The smallest and rarest of the Crus.The wines often have a ‘woodsy’ quality because of the fact that long time ago the Chénas hillsides were covered with the ancient oak forests. They are ones of the heaviest in Beaujolais, and are known for their floral (rose and iris, plus silky tannins) , earthy characters and aging ability. Chenas, along with Moulin-a-Vent, is one of the most highly-regarded Beaujolais cru wines
Moulin-à-Vent -“The King of Beaujolais”
It is the most famous, well known and respected cru of all 10 and the most noteworthy of the ten Beaujolais crus. The soil of Moulin – a – Vent is rich in manganese and consists of the decomposed pink granite and soft flaky quartz. Manganese is actually toxic to grapevines. This causes much deeper, more intensely flavored wines. These are the most tannic and full-bodied wines which you can easily allow to age up to 10 years! You will be rewarded then….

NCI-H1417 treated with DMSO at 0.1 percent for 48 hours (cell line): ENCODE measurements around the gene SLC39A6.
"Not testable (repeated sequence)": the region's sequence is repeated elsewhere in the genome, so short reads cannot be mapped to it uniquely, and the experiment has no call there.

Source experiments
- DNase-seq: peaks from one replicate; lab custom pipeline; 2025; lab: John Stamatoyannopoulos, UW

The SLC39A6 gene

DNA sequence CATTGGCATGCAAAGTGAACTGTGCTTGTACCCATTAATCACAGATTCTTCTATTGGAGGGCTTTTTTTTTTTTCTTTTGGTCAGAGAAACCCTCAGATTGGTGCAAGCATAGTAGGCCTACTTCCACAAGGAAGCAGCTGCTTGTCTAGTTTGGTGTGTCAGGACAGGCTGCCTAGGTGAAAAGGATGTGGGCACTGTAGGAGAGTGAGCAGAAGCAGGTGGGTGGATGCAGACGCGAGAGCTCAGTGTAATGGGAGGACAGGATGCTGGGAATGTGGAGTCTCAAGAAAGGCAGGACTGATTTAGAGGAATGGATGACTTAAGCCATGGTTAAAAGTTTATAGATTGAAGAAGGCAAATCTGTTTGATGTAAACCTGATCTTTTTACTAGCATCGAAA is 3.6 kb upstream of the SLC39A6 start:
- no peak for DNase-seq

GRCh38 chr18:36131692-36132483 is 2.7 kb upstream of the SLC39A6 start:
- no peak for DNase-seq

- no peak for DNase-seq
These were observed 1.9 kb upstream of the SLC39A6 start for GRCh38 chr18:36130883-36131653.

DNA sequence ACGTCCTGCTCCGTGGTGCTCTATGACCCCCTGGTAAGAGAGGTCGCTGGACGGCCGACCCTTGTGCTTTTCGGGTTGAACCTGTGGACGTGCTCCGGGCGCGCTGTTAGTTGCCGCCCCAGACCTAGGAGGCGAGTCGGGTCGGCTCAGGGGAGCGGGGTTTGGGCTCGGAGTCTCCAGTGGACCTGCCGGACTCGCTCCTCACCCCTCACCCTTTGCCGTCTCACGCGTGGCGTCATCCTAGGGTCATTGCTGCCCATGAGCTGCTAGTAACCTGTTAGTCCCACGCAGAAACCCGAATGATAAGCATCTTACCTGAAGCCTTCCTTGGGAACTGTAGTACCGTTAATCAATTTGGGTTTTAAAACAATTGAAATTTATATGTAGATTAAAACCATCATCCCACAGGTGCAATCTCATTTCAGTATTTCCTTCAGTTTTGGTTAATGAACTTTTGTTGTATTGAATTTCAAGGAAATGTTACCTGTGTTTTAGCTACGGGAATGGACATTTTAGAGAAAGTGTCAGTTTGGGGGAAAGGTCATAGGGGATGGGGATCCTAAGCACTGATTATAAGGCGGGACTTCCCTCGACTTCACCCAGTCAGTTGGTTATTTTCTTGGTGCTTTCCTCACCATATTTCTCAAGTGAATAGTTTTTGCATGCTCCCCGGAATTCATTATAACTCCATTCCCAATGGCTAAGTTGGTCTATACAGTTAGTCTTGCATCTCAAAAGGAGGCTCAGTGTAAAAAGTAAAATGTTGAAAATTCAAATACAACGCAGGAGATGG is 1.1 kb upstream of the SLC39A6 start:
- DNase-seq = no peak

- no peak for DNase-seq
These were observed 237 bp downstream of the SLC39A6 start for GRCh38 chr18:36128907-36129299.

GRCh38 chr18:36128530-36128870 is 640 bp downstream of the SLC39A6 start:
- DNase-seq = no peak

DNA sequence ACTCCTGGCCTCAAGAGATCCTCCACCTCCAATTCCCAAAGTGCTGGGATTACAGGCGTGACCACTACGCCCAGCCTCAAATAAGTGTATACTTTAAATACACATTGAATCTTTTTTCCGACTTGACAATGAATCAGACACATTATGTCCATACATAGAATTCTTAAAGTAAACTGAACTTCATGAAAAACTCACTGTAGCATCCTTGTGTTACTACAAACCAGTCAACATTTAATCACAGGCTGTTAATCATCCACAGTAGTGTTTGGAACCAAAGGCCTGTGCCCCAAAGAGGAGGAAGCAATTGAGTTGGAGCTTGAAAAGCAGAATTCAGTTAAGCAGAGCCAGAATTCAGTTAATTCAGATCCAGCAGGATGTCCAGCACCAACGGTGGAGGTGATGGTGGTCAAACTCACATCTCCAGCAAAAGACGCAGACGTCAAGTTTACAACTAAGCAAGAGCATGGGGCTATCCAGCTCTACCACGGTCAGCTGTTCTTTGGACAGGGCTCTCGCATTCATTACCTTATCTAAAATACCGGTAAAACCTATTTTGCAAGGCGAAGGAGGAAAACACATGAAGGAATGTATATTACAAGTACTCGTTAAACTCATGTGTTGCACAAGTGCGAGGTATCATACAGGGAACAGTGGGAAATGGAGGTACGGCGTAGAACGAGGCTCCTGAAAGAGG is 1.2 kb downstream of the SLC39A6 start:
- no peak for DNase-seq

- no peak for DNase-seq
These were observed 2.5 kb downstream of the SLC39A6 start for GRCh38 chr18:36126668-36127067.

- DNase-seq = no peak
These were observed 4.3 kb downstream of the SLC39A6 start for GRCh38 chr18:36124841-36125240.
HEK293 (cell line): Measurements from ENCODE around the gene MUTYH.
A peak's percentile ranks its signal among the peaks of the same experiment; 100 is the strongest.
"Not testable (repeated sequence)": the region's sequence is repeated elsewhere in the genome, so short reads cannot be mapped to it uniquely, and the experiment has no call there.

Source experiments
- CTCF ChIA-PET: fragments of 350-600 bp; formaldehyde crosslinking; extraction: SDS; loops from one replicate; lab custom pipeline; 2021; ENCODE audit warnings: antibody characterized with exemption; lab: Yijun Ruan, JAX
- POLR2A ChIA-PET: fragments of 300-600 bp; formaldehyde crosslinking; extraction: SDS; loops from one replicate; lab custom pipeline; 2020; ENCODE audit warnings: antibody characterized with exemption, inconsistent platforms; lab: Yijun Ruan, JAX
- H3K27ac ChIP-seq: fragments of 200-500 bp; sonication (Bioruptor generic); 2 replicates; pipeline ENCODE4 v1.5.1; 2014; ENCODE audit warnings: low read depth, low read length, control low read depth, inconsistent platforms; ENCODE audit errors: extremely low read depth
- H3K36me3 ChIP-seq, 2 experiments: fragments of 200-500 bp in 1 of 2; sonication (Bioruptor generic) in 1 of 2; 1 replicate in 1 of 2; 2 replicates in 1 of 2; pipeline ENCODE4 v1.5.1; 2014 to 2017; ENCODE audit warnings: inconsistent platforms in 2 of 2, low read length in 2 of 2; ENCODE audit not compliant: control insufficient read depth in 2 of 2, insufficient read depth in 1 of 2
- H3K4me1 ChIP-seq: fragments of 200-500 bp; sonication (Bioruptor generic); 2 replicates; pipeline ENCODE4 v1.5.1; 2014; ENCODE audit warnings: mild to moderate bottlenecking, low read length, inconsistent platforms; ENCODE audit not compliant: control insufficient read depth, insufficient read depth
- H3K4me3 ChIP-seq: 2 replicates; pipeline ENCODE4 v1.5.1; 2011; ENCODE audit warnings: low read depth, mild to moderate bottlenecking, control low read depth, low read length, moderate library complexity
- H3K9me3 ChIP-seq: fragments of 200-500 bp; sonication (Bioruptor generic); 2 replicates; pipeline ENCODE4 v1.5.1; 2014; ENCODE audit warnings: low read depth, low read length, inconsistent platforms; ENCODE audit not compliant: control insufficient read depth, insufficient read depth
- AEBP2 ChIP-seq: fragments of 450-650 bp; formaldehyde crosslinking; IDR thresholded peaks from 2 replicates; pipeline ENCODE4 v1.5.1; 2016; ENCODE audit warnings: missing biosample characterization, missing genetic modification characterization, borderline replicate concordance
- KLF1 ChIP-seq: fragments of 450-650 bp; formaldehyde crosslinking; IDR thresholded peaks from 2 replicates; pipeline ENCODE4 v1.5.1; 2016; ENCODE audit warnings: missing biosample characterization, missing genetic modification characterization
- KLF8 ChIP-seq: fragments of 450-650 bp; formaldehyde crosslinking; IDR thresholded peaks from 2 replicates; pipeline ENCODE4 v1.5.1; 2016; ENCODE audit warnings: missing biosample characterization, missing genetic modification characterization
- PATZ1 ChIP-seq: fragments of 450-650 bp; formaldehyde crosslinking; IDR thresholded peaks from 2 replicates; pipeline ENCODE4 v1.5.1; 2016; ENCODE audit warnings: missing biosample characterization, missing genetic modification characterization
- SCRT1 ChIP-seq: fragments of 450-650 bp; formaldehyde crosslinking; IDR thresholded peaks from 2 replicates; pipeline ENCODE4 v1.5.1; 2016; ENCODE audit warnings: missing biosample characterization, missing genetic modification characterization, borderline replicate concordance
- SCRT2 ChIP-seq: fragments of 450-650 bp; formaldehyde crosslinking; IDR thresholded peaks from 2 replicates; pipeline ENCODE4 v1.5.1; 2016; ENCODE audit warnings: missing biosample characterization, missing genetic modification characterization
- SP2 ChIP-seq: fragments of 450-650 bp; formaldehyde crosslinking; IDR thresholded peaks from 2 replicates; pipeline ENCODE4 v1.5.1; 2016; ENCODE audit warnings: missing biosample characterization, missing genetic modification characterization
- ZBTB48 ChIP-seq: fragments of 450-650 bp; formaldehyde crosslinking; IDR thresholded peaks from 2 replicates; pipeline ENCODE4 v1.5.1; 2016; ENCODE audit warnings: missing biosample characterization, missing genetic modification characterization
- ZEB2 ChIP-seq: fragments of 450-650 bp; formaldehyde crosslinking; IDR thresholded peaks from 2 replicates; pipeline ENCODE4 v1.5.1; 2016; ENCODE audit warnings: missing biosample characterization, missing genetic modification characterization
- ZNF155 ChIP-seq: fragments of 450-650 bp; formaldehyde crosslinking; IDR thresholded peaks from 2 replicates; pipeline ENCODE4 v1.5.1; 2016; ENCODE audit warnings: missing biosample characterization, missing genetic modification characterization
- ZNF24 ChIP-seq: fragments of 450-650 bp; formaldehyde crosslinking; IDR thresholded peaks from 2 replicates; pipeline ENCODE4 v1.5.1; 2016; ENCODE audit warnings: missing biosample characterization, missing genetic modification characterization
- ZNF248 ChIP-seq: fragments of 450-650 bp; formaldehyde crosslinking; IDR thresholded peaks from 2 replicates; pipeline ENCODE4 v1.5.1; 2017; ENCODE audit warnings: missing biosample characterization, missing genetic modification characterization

Fleurie – “The Queen of Beaujolais”
Fleuri, located in the centre of the Beaujolais crus, is also one of the best-known Beaujolais regions. The wines are lighter in style and highly aromatic with a ’feminine’ quality. You can smell roses, iris and violet along with some ripe red fruits and peach! Delicious…
Chiroubles – “Classic Beaujolais”
It is located in the southwest of Fleurie. It is the smallest, the coolest areas of the ten Beaujolais crus and located at the highest. The harvesting starts here the latest each year. The Chiroubles wines are – silky, delicate, elegant and lighter bodied with the aromas of peaches and raspberry mixed with Lily of the Valley and baking spices.
Morgon – the iron rich wine